Thai activists hold candles during a vigil for Netiporn Sanesangkhom, a member of the activist group Thaluwang, known for their bold and aggressive campaigns demanding reform of the monarchy and abolition of the law that makes it illegal to defame members of the royal family, outside of Criminal court in Bangkok, Thailand, Tuesday, May 14, 2024. Netiporn who went on a hunger strike after being jailed for her involvement in protests calling for reform of the country's monarchy system died Tuesday in a prison hospital, officials said. (AP Photo/Sakchai Lalit)

Thai activists hold candles during a vigil for Netiporn Sanesangkhom, a member of the activist group Thaluwang, known for their bold and aggressive campaigns demanding reform of the monarchy and abolition of the law that makes it illegal to defame members of the royal family, outside of Criminal court in Bangkok, Thailand, Tuesday, May 14, 2024. Netiporn who went on a hunger strike after being jailed for her involvement in protests calling for reform of the country's monarchy system died Tuesday in a prison hospital, officials said. (AP Photo/Sakchai Lalit)

Thai activists hold candles during a vigil for Netiporn Sanesangkhom, a member of the activist group Thaluwang, known for their bold and aggressive campaigns demanding reform of the monarchy and abolition of the law that makes it illegal to defame members of the royal family, outside of Criminal court in Bangkok, Thailand, Tuesday, May 14, 2024. Netiporn who went on a hunger strike after being jailed for her involvement in protests calling for reform of the country's monarchy system died Tuesday in a prison hospital, officials said. (AP Photo/Sakchai Lalit)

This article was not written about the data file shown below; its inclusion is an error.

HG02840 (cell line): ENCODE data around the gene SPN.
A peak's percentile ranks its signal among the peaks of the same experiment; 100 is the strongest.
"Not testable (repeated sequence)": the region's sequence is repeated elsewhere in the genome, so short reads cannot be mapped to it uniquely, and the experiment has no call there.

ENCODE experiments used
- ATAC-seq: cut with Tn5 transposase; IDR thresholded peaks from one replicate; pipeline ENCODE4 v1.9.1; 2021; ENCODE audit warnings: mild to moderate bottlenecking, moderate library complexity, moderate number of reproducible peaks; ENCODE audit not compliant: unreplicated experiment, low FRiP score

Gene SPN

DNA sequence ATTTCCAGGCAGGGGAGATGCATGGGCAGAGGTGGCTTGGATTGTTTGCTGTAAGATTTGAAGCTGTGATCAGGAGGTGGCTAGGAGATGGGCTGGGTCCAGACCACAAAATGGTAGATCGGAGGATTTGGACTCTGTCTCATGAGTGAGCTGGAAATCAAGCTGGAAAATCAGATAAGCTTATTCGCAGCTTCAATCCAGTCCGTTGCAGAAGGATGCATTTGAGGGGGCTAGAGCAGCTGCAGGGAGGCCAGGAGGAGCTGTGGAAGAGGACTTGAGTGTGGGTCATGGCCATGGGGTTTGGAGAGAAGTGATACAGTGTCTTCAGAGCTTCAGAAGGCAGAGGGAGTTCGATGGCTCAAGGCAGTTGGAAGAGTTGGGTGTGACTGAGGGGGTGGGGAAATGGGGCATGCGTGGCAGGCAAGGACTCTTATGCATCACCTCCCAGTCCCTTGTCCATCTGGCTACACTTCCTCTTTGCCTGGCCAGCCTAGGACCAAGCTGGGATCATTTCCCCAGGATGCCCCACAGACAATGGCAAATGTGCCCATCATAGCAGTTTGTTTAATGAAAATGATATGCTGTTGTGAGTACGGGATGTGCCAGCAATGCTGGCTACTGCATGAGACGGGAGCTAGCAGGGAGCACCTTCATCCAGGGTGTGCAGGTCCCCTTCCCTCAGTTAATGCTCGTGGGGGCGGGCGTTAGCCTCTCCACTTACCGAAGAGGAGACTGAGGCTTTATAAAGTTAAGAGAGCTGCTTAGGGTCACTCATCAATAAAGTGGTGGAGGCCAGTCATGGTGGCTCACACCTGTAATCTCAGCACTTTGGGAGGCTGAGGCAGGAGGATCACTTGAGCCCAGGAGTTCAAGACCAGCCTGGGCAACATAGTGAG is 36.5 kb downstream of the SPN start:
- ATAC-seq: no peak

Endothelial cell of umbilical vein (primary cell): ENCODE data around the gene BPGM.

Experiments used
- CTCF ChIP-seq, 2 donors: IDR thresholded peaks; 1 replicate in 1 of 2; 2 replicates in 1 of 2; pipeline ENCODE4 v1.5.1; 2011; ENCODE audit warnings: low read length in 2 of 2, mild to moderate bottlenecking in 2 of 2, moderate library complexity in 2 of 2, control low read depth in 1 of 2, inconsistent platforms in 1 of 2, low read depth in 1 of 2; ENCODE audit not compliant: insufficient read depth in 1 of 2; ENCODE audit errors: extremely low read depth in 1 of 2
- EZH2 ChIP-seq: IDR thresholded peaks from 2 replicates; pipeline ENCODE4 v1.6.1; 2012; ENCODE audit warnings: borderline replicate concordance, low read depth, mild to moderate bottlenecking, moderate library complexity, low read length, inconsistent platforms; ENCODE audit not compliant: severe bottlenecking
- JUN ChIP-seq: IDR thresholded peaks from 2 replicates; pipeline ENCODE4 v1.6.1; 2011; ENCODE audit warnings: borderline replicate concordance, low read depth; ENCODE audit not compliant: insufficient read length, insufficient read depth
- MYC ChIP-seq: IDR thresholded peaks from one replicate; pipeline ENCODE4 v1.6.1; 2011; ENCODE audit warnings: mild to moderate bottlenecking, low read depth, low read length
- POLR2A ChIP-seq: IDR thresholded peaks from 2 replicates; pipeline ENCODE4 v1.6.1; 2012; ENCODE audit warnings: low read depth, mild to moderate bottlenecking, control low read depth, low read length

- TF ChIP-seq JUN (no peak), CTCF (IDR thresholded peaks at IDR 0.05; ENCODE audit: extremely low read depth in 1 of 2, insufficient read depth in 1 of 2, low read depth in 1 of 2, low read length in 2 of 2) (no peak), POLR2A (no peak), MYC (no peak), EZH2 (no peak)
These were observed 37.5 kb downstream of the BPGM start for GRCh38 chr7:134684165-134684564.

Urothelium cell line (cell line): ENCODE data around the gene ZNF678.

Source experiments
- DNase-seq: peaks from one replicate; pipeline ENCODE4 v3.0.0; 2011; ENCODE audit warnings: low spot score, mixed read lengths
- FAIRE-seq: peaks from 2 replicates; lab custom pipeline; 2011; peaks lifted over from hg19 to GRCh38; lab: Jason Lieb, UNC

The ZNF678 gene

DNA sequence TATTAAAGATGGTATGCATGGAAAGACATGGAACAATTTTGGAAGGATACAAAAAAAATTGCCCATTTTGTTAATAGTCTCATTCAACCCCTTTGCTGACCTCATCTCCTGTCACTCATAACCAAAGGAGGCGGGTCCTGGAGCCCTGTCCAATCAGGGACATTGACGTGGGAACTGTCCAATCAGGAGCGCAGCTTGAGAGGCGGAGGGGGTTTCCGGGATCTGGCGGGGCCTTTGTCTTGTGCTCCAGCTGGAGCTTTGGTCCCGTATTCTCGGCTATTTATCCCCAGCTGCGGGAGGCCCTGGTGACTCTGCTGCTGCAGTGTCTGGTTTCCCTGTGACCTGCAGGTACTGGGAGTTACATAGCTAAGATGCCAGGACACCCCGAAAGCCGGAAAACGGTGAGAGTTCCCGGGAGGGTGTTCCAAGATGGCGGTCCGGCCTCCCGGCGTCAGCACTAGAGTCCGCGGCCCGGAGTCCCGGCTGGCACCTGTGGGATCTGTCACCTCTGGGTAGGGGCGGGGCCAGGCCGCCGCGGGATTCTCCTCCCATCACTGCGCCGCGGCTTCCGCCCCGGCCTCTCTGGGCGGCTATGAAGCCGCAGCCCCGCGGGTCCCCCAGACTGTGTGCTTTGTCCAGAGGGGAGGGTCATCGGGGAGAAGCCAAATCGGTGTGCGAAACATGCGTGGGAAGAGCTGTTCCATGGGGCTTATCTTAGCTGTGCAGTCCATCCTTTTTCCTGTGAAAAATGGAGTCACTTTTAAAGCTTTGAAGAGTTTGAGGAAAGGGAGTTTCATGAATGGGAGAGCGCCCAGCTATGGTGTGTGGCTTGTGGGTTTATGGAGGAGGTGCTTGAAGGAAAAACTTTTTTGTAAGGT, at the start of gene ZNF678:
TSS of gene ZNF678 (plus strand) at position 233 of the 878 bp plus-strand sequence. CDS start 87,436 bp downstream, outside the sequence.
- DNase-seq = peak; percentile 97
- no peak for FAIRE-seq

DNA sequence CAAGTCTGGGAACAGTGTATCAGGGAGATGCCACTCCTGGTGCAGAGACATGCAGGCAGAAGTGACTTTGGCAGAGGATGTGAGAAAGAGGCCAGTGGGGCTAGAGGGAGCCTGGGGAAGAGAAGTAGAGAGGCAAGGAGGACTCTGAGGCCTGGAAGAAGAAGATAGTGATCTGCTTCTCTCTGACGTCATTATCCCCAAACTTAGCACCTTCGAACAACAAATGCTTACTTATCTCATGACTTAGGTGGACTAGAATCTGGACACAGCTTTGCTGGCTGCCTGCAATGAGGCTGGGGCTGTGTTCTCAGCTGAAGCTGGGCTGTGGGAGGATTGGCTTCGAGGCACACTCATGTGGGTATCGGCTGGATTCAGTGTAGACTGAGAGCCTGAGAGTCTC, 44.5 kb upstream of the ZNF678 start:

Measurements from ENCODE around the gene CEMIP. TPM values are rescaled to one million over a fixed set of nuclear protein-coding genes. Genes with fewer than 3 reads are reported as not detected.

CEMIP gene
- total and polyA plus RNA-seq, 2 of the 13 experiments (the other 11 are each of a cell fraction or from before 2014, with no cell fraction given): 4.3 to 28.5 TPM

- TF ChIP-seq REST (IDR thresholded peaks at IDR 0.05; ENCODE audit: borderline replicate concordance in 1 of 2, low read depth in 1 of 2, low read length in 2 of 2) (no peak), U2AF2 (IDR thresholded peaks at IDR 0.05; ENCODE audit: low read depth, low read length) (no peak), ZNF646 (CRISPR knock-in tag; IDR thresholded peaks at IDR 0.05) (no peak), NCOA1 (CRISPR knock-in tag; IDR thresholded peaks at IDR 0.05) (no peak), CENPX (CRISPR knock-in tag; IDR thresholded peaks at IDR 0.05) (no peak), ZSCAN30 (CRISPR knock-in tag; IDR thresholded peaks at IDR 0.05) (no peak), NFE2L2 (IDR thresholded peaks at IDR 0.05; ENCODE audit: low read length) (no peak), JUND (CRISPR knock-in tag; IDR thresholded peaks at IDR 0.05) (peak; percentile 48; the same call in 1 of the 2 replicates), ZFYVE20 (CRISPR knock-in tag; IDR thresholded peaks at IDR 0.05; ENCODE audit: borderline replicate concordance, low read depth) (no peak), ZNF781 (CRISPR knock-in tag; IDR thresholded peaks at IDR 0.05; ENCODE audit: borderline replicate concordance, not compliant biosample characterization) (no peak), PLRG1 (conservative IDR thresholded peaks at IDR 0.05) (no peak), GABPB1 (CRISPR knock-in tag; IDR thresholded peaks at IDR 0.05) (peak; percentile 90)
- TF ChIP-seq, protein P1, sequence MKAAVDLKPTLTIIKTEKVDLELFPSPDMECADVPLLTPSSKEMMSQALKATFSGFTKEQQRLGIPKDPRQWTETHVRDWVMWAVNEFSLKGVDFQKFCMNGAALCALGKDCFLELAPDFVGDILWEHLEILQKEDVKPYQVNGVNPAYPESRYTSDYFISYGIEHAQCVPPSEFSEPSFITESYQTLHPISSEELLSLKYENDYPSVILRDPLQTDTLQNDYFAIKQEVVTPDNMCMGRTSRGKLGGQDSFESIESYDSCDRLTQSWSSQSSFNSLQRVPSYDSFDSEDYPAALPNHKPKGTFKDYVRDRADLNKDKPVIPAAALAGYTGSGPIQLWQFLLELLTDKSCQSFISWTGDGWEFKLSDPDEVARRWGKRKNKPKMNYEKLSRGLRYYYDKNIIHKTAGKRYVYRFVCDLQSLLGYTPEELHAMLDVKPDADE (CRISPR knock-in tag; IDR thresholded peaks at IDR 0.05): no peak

Thai activists hold candles during a vigil for Netiporn Sanesangkhom, a member of the activist group Thaluwang, known for their bold and aggressive campaigns demanding reform of the monarchy and abolition of the law that makes it illegal to defame members of the royal family, outside of Criminal court in Bangkok, Thailand, Tuesday, May 14, 2024. Netiporn who went on a hunger strike after being jailed for her involvement in protests calling for reform of the country's monarchy system died Tuesday in a prison hospital, officials said. (AP Photo/Sakchai Lalit)